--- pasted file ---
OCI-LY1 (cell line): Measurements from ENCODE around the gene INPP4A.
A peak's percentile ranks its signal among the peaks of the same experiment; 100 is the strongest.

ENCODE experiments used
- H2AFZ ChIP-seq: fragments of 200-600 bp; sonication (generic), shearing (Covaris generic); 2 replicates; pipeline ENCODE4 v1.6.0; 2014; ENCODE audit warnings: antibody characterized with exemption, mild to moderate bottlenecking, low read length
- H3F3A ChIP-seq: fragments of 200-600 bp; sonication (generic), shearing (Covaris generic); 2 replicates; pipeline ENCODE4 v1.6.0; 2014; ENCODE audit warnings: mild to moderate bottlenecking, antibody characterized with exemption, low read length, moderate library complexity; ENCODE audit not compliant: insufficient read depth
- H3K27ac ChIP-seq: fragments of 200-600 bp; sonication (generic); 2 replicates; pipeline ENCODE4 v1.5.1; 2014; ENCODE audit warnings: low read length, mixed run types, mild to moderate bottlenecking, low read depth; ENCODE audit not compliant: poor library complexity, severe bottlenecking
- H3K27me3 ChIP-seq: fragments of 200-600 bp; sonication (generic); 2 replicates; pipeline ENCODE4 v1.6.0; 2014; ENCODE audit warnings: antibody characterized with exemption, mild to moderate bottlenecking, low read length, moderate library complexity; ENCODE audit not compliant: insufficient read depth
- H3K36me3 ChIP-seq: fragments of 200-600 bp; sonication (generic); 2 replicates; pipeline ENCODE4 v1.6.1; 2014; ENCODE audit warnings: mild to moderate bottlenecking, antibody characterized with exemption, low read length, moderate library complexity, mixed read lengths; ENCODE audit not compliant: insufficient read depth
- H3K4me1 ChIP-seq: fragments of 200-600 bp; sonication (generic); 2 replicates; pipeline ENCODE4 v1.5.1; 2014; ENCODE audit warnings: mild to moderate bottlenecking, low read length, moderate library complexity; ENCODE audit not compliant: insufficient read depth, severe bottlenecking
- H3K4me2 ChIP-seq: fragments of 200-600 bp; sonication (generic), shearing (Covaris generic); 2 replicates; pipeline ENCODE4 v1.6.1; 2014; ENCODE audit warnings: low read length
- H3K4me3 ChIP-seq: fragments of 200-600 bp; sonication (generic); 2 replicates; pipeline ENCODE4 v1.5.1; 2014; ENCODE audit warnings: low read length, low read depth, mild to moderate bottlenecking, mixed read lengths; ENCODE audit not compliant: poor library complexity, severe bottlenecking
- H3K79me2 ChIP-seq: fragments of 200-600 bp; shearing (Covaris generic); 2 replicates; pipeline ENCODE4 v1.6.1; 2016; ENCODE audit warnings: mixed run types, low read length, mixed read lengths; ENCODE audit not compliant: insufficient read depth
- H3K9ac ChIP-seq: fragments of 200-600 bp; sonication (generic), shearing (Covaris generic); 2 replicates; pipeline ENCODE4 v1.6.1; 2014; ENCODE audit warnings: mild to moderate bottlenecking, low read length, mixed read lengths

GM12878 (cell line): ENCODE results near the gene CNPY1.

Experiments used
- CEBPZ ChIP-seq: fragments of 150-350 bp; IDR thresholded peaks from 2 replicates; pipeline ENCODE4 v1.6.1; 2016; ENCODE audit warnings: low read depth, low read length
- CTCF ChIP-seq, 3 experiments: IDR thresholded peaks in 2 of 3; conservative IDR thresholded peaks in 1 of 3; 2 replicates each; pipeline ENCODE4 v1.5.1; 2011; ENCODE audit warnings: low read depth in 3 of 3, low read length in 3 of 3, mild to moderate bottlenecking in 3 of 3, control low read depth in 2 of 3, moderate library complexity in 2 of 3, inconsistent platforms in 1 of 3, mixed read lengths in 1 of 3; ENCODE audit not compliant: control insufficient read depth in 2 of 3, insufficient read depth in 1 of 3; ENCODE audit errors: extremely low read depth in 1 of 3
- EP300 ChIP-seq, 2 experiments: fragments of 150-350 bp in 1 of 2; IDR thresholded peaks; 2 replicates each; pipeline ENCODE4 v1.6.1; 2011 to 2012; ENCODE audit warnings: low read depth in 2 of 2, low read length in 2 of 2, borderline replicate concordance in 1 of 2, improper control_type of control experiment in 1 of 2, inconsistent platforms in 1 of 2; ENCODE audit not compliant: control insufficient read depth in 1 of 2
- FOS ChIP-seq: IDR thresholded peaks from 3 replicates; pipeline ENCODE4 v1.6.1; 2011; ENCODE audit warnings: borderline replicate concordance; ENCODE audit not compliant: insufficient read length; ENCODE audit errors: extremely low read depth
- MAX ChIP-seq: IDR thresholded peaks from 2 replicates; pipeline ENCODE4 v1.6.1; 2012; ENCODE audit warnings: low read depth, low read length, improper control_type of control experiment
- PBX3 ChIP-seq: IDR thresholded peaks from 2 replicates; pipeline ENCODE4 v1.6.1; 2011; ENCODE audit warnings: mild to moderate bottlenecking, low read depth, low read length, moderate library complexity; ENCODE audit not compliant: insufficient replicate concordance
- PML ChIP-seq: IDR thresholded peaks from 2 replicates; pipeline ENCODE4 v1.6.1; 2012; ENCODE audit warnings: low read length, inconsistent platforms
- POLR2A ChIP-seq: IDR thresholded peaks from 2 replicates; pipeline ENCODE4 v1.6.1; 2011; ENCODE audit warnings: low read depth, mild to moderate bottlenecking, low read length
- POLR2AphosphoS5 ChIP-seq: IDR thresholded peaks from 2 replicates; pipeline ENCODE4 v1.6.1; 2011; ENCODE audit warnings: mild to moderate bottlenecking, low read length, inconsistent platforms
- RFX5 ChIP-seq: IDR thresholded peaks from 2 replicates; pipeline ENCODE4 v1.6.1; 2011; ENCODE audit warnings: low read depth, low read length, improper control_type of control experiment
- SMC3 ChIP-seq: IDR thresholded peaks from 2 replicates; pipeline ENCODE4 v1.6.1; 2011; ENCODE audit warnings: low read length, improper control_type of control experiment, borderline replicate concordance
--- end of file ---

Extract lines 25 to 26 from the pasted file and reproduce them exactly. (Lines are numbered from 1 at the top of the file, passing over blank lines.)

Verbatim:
- RFX5 ChIP-seq: IDR thresholded peaks from 2 replicates; pipeline ENCODE4 v1.6.1; 2011; ENCODE audit warnings: low read depth, low read length, improper control_type of control experiment
- SMC3 ChIP-seq: IDR thresholded peaks from 2 replicates; pipeline ENCODE4 v1.6.1; 2011; ENCODE audit warnings: low read length, improper control_type of control experiment, borderline replicate concordance